Thursday, January 10, 2013

Baked Tofu -- Yea or Nay?

We made Sweet and Sour Purple Cabbage with Baked Marinated Tofu last night for dinner (a variation of this: http://www.nytimes.com/2013/01/03/health/rice-bowl-with-sweet-and-sour-purple-cabbage-recipes-for-health.html?ref=health) in order to try out my new tofu press.  Unfortunately, the tofu came out soft and floppy rather than firm and crispy, as I usually like it--and as it usually comes out when browned with oil in a skillet.

Does anyone have any advice on baking tofu?  One of the problems might be that we used firm tofu instead of extra-firm, but I'm not sure that's the whole problem.  What's your recipe for success?

7 comments:

  1. I've had luck breading it first (although I admit it was like a year ago, so I can't quite remember how I did it). I think I drained/pressed it, then marinated it, dredged in flour/something wet/a breadcrumb and shredded coconut mixture. I'm sure my "something wet" was either eggs or milk, but I imagine you could sub something! Then I baked it on a cooling rack on a baking sheet, so it wasn't sitting directly on anything.

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  2. I guess coconut milk would be the obvious substitution here.

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  3. Hey, this is Hannah (I said I'd take a look at your blog yesterday). I find it really helpful not just to pat tofu down with a paper towel, but to actually wrap thin-ish portions of tofu in paper towels and put something like a book on top of them. Then I leave it to drain out for 15 minutes or so. I try to get the tofu as dry as possible before starting to cook with it.

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    1. Hey, Hannah. Yeah, I used my new tofu press for the first time before baking the tofu--maybe I just need to get used to how it works/let it press for longer. The tofu definitely could've been drier!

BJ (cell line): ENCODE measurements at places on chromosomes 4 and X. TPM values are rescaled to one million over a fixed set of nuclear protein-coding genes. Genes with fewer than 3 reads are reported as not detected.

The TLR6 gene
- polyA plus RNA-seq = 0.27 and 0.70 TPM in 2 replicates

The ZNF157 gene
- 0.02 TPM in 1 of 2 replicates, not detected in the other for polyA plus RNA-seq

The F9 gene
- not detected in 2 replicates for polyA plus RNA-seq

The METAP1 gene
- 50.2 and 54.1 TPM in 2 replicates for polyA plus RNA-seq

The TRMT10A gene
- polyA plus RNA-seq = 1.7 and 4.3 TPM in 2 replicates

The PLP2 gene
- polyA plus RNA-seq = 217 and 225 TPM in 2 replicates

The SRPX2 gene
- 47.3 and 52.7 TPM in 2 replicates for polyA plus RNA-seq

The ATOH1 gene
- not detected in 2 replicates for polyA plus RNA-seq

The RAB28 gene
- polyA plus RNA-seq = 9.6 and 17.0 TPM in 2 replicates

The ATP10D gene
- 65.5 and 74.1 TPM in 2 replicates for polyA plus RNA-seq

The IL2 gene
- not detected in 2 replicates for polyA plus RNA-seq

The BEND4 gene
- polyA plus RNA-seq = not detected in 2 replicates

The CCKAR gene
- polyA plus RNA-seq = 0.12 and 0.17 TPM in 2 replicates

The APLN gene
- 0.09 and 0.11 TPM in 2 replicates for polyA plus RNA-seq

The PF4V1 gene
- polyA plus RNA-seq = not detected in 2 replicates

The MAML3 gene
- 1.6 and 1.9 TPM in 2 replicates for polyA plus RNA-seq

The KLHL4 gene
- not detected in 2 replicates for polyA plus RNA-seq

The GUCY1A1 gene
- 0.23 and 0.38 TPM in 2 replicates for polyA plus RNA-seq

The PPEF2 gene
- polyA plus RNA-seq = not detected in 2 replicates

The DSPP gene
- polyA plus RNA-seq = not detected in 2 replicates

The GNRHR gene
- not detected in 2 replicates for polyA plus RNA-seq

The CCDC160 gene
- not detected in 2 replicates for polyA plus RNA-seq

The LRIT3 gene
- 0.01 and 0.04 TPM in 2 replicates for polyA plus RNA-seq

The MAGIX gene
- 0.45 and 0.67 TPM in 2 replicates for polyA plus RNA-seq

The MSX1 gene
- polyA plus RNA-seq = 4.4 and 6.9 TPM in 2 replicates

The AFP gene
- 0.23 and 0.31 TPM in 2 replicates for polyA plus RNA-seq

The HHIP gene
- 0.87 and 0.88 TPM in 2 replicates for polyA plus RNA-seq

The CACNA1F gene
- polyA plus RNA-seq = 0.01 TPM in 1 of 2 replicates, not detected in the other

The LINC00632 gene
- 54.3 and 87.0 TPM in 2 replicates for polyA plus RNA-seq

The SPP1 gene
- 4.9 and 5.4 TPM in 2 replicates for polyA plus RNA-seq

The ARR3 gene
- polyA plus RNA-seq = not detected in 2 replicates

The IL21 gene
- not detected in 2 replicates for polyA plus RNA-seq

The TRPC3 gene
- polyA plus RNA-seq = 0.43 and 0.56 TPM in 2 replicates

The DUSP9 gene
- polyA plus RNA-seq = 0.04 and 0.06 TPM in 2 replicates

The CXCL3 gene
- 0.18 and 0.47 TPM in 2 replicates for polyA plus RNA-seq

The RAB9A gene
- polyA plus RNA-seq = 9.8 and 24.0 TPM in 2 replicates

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  4. Hiya, Carol! My recommendation is similar to Hannah's--press the bejeebes out of it, maybe up to 2 hours before the preparation begins. My mom will often place a 1-lb block of firm or extra-firm tofu, cut into six rectangles lengthwise, between paper towels and two cutting boards. She then proceeds to chop veggies for the rest of the meal on top of the cutting boards, applying pressure.

    I've found Nasoya's black soybean tofu, while a few more cents, is mad crazy firm. When baking, try to bake the bejeebes out of it (i.e., 400 degrees for 30-45 min, maybe even broil it). My fave method for tofu butchery is a Moosewood recipe, http://www.gothicgranola.com/2012/06/when-mom-says.html. Also, changing the surface area of the tofu (cutting it into cubes) exposes more tofu to heat, promoting evaporation. Look forward to hearing how things go with the press!

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    1. Hey, Q -- those are great ideas (sounds like I definitely need to press the tofu for longer). It's like you should gives tips like this for a living :)

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